To assist in planning for the collection and reburial of remains, the repatriation team has prepared a set of relevant check lists for communities involving both the formal and informal processes of repatriation. These include preparation and packing of remains, whether remains are to be smoked (this is usually carried out in Milarri Garden, situated in the public area of Melbourne Museum), and whether the handover is to be low key or more formal with press coverage. The repatriation team developed content for a repatriation page that was uploaded onto MV's website in early 2014. The aim of this webpage is to assist communities, particularly those interstate, in gaining the most relevant information regarding MV's repatriation program, with the contact details of relevant staff. Its success is impossible to gauge; however, 79 per cent of visitors have arrived and looked at this site independently of the MV website. From this, it appears the site is accessed directly via the GOOGLE search engine. Who these visitors are would be important for the museum to know, so that an assessment can be made about whether the information is relevant and useful.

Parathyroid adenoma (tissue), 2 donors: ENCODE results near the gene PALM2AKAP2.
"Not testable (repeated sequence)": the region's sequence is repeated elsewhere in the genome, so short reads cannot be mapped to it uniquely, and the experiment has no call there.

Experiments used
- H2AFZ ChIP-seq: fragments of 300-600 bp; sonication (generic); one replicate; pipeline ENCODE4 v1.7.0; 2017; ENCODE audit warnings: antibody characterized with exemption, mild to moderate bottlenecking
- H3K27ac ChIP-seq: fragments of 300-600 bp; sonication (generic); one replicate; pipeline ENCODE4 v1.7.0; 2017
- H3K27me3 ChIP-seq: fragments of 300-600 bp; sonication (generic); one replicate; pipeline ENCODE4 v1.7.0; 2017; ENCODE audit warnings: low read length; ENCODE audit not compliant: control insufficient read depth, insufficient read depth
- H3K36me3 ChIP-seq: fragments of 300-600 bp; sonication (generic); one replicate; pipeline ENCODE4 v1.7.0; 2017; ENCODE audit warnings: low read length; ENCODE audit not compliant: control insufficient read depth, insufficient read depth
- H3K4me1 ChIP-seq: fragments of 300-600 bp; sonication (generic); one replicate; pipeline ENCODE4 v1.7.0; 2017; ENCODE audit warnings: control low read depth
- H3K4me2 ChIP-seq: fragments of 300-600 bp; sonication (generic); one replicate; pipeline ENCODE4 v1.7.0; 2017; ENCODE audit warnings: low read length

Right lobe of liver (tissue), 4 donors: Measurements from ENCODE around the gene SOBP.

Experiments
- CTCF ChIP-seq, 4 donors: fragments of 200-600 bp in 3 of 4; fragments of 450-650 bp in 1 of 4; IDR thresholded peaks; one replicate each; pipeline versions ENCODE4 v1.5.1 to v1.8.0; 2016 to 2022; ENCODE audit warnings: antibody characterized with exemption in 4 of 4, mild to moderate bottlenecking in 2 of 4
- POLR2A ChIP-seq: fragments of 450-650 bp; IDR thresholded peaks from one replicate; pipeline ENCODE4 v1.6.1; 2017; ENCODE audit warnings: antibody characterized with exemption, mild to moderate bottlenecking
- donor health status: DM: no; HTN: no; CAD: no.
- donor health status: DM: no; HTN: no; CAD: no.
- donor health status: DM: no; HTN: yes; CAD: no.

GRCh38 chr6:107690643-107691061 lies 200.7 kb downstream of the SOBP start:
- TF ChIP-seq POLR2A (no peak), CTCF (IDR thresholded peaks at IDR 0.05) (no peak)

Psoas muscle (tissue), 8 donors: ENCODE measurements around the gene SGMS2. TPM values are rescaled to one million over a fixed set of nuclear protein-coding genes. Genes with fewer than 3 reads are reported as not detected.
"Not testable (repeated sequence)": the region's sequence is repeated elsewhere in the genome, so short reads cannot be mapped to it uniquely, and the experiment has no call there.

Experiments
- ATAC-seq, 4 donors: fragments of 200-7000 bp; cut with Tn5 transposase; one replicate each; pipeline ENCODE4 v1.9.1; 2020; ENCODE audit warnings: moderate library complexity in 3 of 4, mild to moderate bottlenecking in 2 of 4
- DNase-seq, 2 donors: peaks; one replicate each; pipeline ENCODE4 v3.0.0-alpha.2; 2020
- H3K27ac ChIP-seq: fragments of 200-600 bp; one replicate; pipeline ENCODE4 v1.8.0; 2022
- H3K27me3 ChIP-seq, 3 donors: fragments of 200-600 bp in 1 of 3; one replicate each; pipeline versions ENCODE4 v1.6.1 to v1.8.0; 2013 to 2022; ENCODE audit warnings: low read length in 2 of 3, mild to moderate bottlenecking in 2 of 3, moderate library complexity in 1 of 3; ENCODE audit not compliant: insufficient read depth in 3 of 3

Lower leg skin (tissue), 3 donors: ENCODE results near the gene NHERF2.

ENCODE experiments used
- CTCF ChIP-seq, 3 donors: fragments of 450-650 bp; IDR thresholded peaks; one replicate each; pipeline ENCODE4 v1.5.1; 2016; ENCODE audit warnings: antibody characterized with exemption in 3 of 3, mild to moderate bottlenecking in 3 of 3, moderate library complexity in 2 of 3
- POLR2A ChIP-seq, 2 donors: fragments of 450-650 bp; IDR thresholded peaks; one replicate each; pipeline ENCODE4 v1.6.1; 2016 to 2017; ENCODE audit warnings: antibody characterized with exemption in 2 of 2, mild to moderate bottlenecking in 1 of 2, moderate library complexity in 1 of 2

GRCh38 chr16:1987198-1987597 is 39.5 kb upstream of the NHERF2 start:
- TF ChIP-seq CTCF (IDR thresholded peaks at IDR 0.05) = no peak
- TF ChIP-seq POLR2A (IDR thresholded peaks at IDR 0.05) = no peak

The museum has never before taken as close a role in brokering the whole process of repatriation, and Thomas's involvement has been significant in the creation of this new environment. This year, the museum received five claims for the repatriation of over 90 Ancestors to Victoria and New South Wales, and these will be approved at the final 2014 meeting of the Museums Board of Victoria (having already been endorsed by ACHAC). It is a significant achievement and hopefully one that will continue for the next year at least. Amendments to the Aboriginal Heritage Act 2006 are pending that will bring about significant changes, and it is not possible to predict how this will affect the museum's repatriation program. However in the interim, we will continue on the path of applying all the skills and support that can be brought to the process, including project and budget management, co-ordinating events and consultation.